To engage with the procedure I made three large scale silkscreen prints from my MRI digital scans: ‘interior self-portraits’. I’m thinking of interpreting them in the virtual wave gallery.
You’re doing a PhD titled “A journey between analog and digital”. Can you unpack that for us?
The PhD is a large tripartite theoretical and practical research project into smartphone photography, drawing, and printmaking within the context of the making of contemporary portraiture. It’s about investigating the balance between the immediacy of smartphone digital portraiture. And it considers drawn and printed processes of final large scale portraits on paper for sharing with the subjects and wider audiences.
I haven’t exhibited this work on D Emptyspace yet as the research is still fluid. If you’d like to find out more, you can on my research website.
I have created a darkened gallery of ‘Art Viewers’ which is not a part of the research but is a gallery of digital drawings made with iPad, apple pencil and procrea from a wide range of real world gallery visitors reading information placed next to visual artworks. They are not portraits, but they do capture and reflect viewers in the act of looking and learning about artworks.
Why do you think it’s important to discuss how art is moving between digital and traditional today, and in the future?
Living in the 21st Century makes us ‘analog hands-on’ and ‘digital native’ human beings. Like with all new technologies, artists will seek ways to express themselves and engage audiences.
Digital media is now ubiquitous and all-encompassing and will continue to be so. It is important for us to embrace known and unknown capabilities.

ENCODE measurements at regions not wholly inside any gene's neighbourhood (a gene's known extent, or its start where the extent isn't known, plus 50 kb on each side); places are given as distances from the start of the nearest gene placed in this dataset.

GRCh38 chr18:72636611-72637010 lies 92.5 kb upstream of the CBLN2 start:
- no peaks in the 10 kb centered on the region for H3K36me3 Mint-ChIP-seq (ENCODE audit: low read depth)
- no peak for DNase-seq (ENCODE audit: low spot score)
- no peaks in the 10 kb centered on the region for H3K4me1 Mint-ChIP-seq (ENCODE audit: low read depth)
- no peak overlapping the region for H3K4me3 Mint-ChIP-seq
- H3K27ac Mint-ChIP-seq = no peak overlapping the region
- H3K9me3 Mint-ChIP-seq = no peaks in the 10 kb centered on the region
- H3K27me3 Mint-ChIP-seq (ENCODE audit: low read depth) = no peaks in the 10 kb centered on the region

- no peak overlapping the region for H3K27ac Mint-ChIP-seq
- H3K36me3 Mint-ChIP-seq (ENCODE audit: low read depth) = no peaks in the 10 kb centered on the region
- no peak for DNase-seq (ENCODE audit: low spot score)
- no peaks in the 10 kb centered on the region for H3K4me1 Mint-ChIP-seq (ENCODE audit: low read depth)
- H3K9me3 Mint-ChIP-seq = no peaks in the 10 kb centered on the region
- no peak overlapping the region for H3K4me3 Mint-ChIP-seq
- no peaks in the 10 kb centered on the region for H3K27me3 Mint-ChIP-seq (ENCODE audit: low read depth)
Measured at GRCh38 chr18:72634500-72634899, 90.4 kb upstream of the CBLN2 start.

Digital media also supports analog projects and ambitions. I am working with spray painting artist Mohammed Ali to make single collaborative images through simultaneous drawings on twin iPads using an app called Procreate to create a composite image, which is then drawn, painted and printed. We are on a digital and analog journey together.
How does technology alter the meaning of an image for you?
By how images are created, delivered, received and shared. There are many examples of how technology can alter the meaning of an image and the manner in which it is distributed from the printing press to TV to smartphone.
For example, within D Emptyspace, the Powder Drop galleries (click here to view) are completely transforming the experience and perception of very delicate material substances on paper, into large scale digital images on virtual walls. This is an exciting example of how technology can offer meaning, material and perceptual changes to images.
Over the past 30 years, technology has changed a lot. Some people are scared, others are excited. Do you personally think technology is adding to our lives and creative capacity as humans?
I do! And it certainly hasn’t reached its peak. AI and VR are in their infancy and will be added as artistic arrows in an artist’s quivers. Like how photography that brought new ways of seeing, recording and painting, new technologies will be embraced, adopted and applied — or not applied — as we reflect our worlds.
As with most art forms, there are digital perils and possibilities to embrace and be challenged by.